After blocking the main migrant route from the Middle East, the EU will this week seek ways to check a feared spring surge from Libya and North Africa across the Mediterranean.
The European Union lacks a reliable partner in chaotic Libya, the launchpad for almost all migrant crossings over the central Mediterranean, while some African governments along the trail north have been reluctant to cooperate, EU sources and experts said.
The European Commission is due to unveil new proposals to tackle the issue today (25 January), before ministers address it at talks in Malta at the end of the week.
Maltese Prime Minister Joseph Muscat, whose country is using its six-month EU Presidency to highlight a crisis that has badly affected the island, warned two weeks ago that the EU should meet soon with Libyan authorities to try to avert the risk of an “unprecedented” migrant flow in the spring.
Trafficking on the central Mediterranean route is picking up sharply with more than 180,000 migrants landing in Italy last year, compared with a previous annual record of 170,100 in 2014.
Muscat wants a Libya deal that copies aspects of a controversial EU aid-for-cooperation deal with Turkey that has sharply slowed the number of Syrian and other asylum seekers landing in Greece.
But that will be tough, as the UN-backed Libyan unity government is locked in a power struggle with a rival administration in the east of the country as it seeks to end years of lawlessness following the 2011 overthrow of Muammar Gaddafi.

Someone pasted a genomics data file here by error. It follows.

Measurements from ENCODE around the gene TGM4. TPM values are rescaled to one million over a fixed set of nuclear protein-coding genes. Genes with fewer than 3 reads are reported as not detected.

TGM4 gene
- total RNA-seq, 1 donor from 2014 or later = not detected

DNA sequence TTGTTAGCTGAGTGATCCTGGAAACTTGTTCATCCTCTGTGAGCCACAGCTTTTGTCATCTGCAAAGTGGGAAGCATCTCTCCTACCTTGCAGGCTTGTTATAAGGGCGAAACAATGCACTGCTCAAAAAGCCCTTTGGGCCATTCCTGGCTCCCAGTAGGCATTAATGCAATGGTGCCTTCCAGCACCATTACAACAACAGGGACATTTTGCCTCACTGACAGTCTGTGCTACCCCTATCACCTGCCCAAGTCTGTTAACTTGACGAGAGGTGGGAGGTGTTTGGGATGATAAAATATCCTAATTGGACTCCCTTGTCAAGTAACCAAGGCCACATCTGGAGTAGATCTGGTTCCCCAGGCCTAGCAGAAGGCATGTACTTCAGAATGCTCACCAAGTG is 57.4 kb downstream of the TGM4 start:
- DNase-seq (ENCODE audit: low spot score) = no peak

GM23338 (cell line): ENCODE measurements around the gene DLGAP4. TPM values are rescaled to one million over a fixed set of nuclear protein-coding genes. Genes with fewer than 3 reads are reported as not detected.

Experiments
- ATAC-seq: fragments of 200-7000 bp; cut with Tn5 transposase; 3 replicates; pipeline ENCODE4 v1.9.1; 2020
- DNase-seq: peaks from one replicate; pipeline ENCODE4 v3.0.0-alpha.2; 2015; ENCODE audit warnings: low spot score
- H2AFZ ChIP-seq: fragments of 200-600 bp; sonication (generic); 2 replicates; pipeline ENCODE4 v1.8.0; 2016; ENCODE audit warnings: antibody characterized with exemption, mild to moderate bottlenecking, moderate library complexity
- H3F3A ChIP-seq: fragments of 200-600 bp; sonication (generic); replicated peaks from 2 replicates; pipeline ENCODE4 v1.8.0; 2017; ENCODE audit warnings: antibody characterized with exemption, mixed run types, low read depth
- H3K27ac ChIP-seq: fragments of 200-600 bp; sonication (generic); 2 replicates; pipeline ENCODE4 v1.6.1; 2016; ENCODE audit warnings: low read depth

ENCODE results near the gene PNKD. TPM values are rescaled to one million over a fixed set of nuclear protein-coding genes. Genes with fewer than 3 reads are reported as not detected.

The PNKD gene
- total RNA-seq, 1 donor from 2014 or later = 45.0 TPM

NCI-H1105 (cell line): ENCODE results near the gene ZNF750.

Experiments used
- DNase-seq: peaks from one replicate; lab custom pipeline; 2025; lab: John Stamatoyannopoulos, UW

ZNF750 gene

Meanwhile the EU’s naval mission, Operation Sophia, launched in 2015 to crack down on smugglers on the high seas, has no green light to intervene in Libyan waters.
“The operation is only partly useful because we can’t really act against the smugglers,” one EU source said. “They abandon people on rickety boats before the international waters and then let them drift.”
‘No reliable partner’
Now, Malta has floated the idea of having the EU step up its months-old programme to train and equip Libya’s coastguard to form a “line of protection” nearer the embarkation points, according to a proposal seen by AFP.
The Libyan coastguard would then return the migrants to shore where they would be taken into the EU in the right conditions under international law.
“The problem is that you have no reliable partner on the Libyan side,” Stefan Lehne, an analyst with think tank Carnegie Europe, told AFP.
The lack of a reliable interlocutor will likely force the EU to focus to try to work with countries through which migrants travel north, other EU sources said.
Most of the migrants coming from Africa are viewed by the EU as economic migrants who should be deported to their original countries, rather than refugees like those fleeing war in Syria.
The EU’s successful cooperation on returns with Niger, a transit country, and the International Organisation for Migration has led to calls for Brussels to strike similar deals with Mali, Chad, Nigeria and Sudan.
The EU already has deals with Senegal, Mali, Nigeria, Niger and Ethiopia to stop people leaving for Europe in the first place, sealed at a summit in Malta in 2015.
But despite European pressure, the African countries are balking at cooperation with Europe over returns.
Lehne said the EU approach fails to recognise the fact that “migration is a positive thing” for African countries which receive remittances from workers abroad and get “rid of people who could politically destabilise the country”.
Yves Pascouau, director of the European Policy Centre, said the EU should propose “legal channels of migration” in return for cooperation but this is unlikely given rising populist opposition to migration in Europe.